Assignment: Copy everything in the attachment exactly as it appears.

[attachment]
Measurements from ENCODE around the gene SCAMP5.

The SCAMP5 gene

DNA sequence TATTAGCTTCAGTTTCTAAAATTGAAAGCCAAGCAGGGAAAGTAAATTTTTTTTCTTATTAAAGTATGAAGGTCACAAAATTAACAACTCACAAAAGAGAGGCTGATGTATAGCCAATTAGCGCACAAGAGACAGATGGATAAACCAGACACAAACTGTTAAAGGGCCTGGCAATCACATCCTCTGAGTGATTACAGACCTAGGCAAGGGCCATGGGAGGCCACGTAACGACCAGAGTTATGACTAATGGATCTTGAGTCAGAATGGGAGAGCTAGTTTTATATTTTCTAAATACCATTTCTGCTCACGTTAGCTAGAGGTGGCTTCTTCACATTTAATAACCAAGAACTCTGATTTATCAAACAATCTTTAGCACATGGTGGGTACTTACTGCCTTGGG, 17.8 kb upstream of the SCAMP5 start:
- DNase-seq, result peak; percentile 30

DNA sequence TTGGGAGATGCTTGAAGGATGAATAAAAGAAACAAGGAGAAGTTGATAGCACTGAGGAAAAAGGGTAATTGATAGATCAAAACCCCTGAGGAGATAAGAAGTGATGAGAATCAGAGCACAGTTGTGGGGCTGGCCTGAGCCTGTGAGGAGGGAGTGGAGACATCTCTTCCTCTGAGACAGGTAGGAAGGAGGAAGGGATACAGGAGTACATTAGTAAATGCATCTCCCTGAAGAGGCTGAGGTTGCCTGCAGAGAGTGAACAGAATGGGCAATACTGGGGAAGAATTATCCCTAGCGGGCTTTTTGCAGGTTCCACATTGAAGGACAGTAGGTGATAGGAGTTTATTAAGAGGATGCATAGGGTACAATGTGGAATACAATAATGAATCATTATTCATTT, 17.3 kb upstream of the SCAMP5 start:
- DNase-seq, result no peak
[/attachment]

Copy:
Measurements from ENCODE around the gene SCAMP5.

The SCAMP5 gene

DNA sequence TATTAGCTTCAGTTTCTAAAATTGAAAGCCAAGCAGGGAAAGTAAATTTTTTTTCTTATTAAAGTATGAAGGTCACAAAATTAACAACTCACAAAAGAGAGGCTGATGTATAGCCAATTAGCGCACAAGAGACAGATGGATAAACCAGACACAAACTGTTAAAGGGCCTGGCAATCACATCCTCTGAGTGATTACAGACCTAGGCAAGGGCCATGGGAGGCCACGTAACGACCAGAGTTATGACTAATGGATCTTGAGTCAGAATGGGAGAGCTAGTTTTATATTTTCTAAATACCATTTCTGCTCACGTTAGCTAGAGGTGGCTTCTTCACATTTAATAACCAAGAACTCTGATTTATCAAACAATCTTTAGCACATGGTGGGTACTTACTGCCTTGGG, 17.8 kb upstream of the SCAMP5 start:
- DNase-seq, result peak; percentile 30

DNA sequence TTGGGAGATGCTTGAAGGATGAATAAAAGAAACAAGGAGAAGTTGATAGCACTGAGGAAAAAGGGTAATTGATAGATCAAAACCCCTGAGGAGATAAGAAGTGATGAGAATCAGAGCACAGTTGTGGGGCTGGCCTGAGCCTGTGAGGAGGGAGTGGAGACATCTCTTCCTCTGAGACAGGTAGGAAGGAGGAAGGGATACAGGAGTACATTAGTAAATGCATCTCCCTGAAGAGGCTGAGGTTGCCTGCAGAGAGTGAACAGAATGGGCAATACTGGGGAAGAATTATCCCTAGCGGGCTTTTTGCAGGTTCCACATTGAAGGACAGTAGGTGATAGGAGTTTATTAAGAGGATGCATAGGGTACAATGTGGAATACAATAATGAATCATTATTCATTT, 17.3 kb upstream of the SCAMP5 start:
- DNase-seq, result no peak